Wednesday, September 9, 2009

Those Were the Days, My Friends

Yesterday, I attempted to order books from a local shop. I was after classics, a few choice Edith Wharton novels, a couple of fat novels by the beloved Dickens. You know, Charles.

Well, it took much Dicken-around before I was understood by the befudddled bookseller on the other end of the line.

"Warton? How do you spell that? Does he write novels?"

"Dickin, what is the last name? Is it a novel?"

"You mean you work in a bookstore and you're not familiar with Edith

Wharton, Charles Dickens?"

"I'm the manager."

"Read a book!" (One sometimes forgets one's manners.)


Remember the days, my friends, we thought they would never end. When booksellers loved--and knew--books? I spent my childhood, teen, and early adult years in New York City and frequented many bookshops, both large and indie. St. Mark's, Spring Street, Three Lives, Border's, B&N, the Strand....and I fondly recall the experience of shopping for books and having a passionate bookseller recommend great titles for me, introducing me to books and authors I might come to love. They knew the classics, they knew what was new.

I miss the passionate bookseller who is not selling bubblegum...or widgets, but books.

I know they still exist. I will find them out.

I miss the booktalk.

4 comments:

Leo said...

I think the market is saturated with books. As a result, it is hard for any self-respecting bookseller to keep up with all the content out there, or make choices as to which book will sell better than the others. Since the dawn of the Creative Writing program back in the 1930's, the number of authors (and would-be authors) out there flogging content has grown almost exponentially, as has the choice available to readers.

It has two perverse effects - it makes the bookseller not much more kowledgable than a well-read individual and forces the reader to explore his or her tastes by acquiring content online, through Amazon or Chapters.Indigo.

I don't think we can go backward to the days of a few good books and knowledgable booksellers. Those days are over. The question is, how do we create communities of interest and exchanges of information in this Internet-powered world we live in? Once we all figure that out, then acquiring the content we want, accompanied with literate and knowledgable reviews, should follow.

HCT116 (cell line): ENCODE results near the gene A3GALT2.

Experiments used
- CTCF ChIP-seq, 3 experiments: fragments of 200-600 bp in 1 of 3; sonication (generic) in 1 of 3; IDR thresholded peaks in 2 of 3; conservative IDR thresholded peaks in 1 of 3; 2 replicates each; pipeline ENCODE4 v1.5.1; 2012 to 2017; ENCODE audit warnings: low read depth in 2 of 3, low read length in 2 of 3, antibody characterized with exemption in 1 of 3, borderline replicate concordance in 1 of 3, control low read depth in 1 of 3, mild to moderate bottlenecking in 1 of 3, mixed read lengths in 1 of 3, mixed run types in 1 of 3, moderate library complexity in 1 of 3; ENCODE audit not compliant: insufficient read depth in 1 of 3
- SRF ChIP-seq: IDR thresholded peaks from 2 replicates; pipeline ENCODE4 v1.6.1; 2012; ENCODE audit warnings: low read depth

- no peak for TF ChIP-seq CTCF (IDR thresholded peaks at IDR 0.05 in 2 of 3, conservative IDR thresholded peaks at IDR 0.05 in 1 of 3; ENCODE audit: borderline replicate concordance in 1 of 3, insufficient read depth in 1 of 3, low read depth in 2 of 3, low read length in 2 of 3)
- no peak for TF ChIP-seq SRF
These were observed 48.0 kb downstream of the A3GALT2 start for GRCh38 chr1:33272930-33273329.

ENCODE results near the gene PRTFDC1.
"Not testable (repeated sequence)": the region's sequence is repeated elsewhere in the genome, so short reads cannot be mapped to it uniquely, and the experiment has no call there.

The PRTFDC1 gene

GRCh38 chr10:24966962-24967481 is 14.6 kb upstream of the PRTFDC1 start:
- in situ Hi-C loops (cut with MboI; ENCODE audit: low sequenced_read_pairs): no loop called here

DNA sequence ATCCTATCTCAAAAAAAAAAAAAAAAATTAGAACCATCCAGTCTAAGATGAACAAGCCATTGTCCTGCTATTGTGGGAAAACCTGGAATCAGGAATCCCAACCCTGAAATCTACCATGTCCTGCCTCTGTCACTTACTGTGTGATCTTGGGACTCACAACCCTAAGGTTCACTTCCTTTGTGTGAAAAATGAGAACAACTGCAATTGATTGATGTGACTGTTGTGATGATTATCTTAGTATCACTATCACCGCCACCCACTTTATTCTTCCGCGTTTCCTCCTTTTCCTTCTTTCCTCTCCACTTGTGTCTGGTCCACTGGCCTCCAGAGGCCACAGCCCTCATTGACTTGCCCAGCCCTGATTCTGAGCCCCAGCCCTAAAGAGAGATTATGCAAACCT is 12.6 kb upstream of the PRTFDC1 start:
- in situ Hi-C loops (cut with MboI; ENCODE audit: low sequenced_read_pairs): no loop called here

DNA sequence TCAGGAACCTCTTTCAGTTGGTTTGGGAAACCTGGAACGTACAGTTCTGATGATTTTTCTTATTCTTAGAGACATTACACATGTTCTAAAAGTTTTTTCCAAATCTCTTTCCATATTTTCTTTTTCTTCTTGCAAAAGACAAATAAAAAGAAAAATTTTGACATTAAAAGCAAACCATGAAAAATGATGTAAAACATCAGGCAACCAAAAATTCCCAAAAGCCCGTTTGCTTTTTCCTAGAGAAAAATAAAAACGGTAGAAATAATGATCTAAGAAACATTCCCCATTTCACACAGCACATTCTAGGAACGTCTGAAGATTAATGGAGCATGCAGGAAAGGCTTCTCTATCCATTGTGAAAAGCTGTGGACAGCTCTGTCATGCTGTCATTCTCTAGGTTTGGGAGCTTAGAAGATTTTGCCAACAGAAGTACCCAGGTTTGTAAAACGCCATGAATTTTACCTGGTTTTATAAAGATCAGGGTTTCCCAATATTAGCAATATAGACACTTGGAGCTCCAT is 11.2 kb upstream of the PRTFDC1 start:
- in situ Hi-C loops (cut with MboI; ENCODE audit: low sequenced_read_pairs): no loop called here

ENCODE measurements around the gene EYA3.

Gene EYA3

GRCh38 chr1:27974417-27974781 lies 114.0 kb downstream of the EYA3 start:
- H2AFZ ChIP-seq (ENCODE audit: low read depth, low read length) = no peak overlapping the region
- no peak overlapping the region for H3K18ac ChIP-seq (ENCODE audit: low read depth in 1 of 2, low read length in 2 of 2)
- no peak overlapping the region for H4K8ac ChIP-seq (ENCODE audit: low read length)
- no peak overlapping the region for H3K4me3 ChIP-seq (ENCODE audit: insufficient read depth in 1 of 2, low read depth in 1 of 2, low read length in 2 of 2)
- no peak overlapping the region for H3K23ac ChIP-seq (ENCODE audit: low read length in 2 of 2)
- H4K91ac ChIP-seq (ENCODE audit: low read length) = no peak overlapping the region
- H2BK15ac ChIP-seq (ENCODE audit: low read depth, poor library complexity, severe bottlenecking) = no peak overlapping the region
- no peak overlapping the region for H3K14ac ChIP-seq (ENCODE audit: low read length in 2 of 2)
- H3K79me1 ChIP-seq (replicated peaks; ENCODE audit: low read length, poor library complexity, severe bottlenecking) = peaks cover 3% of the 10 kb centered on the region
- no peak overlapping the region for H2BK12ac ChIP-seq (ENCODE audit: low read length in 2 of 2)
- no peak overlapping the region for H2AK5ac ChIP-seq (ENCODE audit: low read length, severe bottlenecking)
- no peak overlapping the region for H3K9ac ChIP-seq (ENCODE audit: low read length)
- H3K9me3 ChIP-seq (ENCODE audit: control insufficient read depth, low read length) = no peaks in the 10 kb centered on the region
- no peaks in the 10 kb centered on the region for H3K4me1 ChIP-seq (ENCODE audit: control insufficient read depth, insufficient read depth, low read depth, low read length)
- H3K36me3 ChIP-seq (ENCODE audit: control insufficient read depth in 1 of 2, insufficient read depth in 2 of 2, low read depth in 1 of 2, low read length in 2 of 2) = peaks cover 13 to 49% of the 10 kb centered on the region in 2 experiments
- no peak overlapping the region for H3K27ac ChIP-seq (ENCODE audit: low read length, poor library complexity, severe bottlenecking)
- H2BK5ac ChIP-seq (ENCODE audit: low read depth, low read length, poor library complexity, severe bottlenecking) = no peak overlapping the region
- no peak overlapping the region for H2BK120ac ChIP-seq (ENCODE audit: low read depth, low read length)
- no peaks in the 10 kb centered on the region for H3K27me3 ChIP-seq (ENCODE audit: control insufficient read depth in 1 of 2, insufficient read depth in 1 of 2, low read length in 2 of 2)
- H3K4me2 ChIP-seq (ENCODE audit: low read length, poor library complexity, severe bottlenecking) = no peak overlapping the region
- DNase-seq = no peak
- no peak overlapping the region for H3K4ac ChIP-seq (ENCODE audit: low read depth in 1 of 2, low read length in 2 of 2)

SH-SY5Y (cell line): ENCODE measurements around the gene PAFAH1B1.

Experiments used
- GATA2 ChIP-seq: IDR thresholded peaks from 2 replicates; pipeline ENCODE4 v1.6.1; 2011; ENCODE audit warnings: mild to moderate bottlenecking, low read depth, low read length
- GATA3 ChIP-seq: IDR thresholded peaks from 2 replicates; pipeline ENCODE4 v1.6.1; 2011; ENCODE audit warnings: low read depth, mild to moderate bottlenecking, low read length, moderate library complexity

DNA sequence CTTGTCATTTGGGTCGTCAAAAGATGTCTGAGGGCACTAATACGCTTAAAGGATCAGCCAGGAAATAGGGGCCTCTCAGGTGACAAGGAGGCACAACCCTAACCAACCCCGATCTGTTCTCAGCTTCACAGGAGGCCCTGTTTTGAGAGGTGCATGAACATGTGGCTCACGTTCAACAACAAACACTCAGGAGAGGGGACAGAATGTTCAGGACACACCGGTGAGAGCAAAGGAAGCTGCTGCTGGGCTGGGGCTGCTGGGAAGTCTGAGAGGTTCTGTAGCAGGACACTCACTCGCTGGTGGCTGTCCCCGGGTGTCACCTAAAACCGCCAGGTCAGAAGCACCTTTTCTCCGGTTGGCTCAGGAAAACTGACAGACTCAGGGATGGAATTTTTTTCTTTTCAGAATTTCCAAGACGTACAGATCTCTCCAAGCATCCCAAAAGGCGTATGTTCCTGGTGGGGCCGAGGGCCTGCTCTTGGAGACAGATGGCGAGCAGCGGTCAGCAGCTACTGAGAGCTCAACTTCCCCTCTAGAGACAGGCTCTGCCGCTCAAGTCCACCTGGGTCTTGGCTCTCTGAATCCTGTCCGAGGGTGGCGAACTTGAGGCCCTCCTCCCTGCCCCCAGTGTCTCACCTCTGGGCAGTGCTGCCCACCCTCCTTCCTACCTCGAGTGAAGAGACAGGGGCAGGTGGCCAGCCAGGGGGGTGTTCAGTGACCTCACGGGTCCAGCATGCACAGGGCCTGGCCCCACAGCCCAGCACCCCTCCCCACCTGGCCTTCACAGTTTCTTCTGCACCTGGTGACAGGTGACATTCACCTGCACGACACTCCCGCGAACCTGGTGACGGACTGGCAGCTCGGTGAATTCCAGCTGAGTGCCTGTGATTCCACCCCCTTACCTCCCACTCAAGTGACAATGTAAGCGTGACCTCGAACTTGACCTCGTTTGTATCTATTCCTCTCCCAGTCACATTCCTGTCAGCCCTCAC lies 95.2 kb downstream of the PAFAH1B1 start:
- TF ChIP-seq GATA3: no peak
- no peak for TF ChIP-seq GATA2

BTW, your post on your hiking adventure is well done. I think you ought to include that episode in a future book. It's a good mix of humour and pain.

Tobes said...

Points well taken, Leo.

But I believe a well-educated individual--especially one who is selling books--would have read some Charles Dickens and some Edith Wharton, as part of a good education.

One would hope a bookseller might have heard of these masters, at the very least.

Chez Ami said...

I agree with what Tobes says.

Can't we expect a minimum of literacy from our booksellers?

To not be familiar with Charles Dickens or Edith Wharton is shocking to me, disturbing.

carlita said...

Leo has a point, but...let us celebrate bookstores with passionate and knowledgable booksellers: The marvelous Macondo, with books in Spanish and English, still going strong at 221 14th Street in NYC; where Jorge introduced me to Isabel Allende-- before anyone even knew her name--and to numerous Puerto Rican writers; the late, great Hungry Mind (later The Ruminator) in my city of St. Paul. MN, with its own literary review. Maybe I'm a romantic, but I like to think there will always be a few such bookstores--just like there will always be baseball.